An expert stockman and farmer - Kenneth John 'Jock' Mcphee 1921-2013
Kenneth John McPhee, universally known as Jock, was born at Danson Harbour, North Arm on September 13, 1921. His Mother Ellen died just four hours after his birth, leaving Jock and his two year old sister Florence in the care of their father Kenneth John McPhee Snr. His father re-married in 1924 to Grace Darling Biggs and a half-brother Pat McPhee also arrived on the scene. At the age 15 Jock left Stanley to work North Arm to begin a career in sheep farming, although his ﬁ rst job was 'house boy' for the North Arm Manager. He struck up a close friendship with another young lad, Ronnie Barnes and they became ﬁ rm friends and workmates for many years. Eventually the two young men moved to Hill Cove where his sister was also employed as a maid to the Manager.
Ronnie married Jock’s sister and Jock was soon to marry Mary McKay, also a maid at the 'big house' with Florrie, and they moved to Main Point to live. Florence and Ronnie went to Shallow Bay. Sadly during a move to Saunders Island Mary became ill with appendicitis. There was no air service in those days so Mary had to face an uncomfortable sea journey in a cutter from Saunders Island to Stanley where she sadly died. Jock moved to Stanley and took up employment with his father in the haulage business and in 1951 he met June Sorensen who was a school-teacher and nurse. They soon married, and the following year their daughter Trudi was born. Jock still had a hankering for the farming way of life and was offered the position of shepherd at Mount Pleasant under the management of Jim Clement of Fitzroy.
Jock soon became head shepherd and established himself as a reliable, efﬁ cient, hard-working, knowledgeable and respected Camp man. The couple were known then and all of their married lives as being kind and hospitable to visitors. Despite plans later to emigrate to New Zealand and just a few days before the McPhee family was due to leave the Falklands, Jock received an unexpected phone call from Jim Clement who offered him the position of Manager at Green Patch Farm. The farm was owned by the FIC, and they were planning to build another ﬁ ve houses and a new bunkhouse and it James Martin Clarke universally known as 'Mick' or 'Mickey', was born on January 25, 1932. He was third of the four children born to ‘Jim’ and Jane Clarke of Pioneer Row, in Stanley, and is survived by his younger brother, Rudy. At the age of 5, just before Rudy was born, came the devastating news that his father Jim, had died aged 41 while working out on the harbour on the schooner Shamrock. Mick’s ﬁ rst ﬁ rst proper job working with skipper Sandy Bonner on the celebrated AK Ilen, and John Allan recorded Mick’s name in what John called ‘the Albemarle Roll of Honour'; those who worked for the South Atlantic Sealing Company between 1949-1952 along with colleagues such as Riley Short, Dave Thom and Fin Finlayson.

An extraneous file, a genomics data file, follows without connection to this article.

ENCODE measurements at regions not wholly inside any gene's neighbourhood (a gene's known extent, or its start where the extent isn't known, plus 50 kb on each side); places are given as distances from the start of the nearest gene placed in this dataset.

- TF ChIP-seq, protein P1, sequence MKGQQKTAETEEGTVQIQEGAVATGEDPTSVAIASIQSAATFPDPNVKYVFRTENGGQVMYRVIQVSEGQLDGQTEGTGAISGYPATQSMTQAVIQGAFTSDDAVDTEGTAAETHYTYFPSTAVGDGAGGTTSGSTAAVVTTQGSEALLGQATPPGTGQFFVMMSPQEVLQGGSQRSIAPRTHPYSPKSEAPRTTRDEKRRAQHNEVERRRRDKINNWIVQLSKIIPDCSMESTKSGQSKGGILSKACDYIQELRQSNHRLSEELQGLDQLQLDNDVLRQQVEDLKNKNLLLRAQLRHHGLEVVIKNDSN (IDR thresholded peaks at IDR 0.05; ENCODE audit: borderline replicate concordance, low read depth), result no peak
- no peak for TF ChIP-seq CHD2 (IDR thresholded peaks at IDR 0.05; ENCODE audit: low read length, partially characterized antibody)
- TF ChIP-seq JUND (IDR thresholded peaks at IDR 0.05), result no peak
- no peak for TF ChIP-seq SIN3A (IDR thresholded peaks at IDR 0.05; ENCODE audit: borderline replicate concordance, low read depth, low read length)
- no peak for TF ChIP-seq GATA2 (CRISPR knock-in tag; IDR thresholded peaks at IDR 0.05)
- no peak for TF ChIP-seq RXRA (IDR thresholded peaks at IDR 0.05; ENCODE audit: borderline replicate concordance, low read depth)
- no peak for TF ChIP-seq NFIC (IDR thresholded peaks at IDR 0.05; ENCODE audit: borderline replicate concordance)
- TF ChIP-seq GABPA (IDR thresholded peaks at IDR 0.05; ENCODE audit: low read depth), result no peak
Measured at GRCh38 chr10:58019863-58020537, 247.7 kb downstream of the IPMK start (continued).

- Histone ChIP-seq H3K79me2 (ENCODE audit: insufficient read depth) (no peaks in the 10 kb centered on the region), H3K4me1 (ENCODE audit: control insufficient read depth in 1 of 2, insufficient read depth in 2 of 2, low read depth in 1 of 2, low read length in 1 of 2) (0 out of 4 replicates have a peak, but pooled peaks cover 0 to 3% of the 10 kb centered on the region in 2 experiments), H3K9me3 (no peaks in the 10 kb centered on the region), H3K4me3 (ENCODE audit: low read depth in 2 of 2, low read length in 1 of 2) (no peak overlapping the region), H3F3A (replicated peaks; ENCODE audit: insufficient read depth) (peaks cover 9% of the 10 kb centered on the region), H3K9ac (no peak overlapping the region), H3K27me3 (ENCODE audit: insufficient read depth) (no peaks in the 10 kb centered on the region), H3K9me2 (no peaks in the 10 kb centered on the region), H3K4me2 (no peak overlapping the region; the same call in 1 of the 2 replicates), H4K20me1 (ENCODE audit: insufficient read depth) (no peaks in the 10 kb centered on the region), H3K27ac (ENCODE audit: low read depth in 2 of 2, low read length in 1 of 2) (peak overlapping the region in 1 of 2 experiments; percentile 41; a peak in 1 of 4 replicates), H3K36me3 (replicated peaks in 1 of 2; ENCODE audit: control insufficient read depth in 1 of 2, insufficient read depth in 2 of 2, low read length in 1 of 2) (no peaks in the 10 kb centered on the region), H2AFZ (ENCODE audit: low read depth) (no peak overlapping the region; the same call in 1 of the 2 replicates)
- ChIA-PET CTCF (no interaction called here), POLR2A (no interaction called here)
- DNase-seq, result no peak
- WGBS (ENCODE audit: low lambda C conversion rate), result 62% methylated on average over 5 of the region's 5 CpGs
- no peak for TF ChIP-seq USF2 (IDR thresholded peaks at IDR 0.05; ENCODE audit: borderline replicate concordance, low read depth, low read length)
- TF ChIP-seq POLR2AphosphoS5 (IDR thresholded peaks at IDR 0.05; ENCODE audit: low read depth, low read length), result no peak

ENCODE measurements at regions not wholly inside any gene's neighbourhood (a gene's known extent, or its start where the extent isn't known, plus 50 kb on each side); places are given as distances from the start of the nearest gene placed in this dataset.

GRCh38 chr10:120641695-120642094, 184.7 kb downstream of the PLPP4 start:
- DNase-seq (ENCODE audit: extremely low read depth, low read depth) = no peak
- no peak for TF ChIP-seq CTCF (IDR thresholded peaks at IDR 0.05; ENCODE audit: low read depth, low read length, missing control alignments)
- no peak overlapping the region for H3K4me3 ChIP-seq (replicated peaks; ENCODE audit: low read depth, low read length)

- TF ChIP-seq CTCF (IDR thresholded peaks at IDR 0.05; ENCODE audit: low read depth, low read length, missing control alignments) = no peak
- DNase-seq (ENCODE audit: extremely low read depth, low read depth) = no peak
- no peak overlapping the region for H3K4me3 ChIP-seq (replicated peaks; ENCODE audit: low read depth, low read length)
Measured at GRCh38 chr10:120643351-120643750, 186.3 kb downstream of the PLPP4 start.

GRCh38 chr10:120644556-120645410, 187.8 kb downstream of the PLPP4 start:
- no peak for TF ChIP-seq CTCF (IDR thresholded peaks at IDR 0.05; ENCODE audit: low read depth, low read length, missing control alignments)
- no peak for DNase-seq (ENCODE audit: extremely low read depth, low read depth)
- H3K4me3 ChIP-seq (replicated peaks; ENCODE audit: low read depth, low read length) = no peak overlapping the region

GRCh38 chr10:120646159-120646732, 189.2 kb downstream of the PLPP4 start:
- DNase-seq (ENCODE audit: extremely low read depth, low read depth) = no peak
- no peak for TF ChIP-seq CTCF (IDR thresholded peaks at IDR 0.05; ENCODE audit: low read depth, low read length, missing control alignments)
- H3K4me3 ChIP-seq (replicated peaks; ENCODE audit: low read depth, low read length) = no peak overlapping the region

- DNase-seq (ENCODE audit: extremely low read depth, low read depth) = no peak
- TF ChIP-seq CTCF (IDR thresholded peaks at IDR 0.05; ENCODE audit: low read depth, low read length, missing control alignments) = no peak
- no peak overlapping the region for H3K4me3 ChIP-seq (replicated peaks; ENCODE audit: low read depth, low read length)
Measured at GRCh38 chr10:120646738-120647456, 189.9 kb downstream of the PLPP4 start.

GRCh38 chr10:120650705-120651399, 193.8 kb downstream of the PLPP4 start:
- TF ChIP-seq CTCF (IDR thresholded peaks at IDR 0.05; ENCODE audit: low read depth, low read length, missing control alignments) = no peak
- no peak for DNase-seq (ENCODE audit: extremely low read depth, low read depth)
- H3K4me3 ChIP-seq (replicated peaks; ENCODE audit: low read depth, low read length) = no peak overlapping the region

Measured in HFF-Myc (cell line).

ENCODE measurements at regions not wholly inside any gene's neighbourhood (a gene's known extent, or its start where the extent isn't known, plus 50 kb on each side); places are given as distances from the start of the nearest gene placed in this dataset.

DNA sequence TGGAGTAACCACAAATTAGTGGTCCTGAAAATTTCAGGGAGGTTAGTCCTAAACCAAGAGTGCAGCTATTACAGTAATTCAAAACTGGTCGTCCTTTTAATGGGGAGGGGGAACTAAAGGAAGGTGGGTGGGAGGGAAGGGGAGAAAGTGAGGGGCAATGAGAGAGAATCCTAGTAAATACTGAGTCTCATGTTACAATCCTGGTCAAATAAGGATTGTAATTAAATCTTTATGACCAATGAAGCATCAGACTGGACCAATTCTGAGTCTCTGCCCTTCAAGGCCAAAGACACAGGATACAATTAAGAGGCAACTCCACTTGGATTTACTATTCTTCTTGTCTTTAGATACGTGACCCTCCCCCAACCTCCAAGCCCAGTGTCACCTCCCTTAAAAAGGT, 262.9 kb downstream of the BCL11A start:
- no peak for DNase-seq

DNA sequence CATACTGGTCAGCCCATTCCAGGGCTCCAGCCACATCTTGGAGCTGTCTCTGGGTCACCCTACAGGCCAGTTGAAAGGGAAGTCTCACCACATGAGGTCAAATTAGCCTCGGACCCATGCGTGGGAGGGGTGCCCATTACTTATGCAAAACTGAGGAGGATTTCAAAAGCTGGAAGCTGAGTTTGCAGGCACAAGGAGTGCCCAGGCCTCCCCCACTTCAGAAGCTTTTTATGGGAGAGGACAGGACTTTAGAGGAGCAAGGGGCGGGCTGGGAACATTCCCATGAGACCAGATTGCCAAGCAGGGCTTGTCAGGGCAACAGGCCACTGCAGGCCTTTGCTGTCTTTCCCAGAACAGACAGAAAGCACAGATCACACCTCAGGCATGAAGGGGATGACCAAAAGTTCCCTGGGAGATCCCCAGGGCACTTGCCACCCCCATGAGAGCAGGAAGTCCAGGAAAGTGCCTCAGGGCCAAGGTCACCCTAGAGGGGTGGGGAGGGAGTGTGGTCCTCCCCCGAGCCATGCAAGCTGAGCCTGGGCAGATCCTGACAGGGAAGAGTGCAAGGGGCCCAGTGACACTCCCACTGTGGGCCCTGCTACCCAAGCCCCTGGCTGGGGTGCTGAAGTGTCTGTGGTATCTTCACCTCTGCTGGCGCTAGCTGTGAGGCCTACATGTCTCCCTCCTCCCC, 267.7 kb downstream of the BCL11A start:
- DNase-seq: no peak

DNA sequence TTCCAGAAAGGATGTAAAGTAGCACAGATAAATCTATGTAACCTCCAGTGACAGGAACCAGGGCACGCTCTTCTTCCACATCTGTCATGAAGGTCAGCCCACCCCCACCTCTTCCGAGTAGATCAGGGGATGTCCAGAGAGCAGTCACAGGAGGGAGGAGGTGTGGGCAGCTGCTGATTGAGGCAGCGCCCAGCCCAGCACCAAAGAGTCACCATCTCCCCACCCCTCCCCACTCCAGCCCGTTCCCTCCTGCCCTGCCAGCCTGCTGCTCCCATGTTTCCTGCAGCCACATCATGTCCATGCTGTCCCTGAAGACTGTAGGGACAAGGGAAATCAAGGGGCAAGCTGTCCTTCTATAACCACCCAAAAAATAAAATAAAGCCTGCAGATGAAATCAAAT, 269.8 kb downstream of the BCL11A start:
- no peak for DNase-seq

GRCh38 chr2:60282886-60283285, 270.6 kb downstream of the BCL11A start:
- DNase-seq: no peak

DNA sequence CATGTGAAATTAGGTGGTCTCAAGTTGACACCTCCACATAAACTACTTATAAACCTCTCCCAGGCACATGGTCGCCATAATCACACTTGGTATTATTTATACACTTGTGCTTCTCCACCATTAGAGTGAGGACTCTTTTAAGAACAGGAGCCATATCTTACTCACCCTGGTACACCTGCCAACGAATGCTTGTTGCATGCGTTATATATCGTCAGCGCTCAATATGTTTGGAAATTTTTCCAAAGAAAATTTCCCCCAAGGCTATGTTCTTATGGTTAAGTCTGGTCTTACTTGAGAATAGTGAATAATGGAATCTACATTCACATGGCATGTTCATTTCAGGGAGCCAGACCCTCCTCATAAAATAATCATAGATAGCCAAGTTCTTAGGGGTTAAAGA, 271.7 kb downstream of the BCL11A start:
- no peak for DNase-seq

Other jobs followed including a year or two on the RSS Shackleton and a spell as a delivery driver for the FIC, but eventually Mick settled with the Falkland Island Government's Public Works Department where he would was decided that Jock was exactly the man they needed to supervise the transition and manage the new settlement. Needless to say Jock McPhee built up Green Patch in the way that the FIC knew he would; strong management decisions, ﬁ rm but fair leadership, expert stockman and utterly reliable. In the late 1970s "sub-division" became the in-word in the Falklands and Green Patch was chosen to be the ﬁ rst large farm to be sub-divided under the recommendations of Lord Shackleton. To everyone’s amazement Jock did not accept the post of Manager of Goose Green, which was offered to him by the FIC deciding instead to apply for a prime section of the land at Green Patch. He was successful and he named the farm Brookﬁ eld. Jock thoroughly enjoyed the challenge of owning and running his own farm and his policy of not over- stocking paid dividends as the quality of wool improved greatly. Sadly, because of ill-health, the McPhees were required to move to Stanley in 2010 but their hospitality never wavered and they enjoyed a regular ﬂ ow of visitors to their ﬂ at on St Mary's Walk. Right up until the end at 92 years, Jock was, as Trudi aptly put it: "as sharp as a razor."
Information taken from a piece Written by Patrick Watts MBE from details provided by Trudi, Mark and Charles.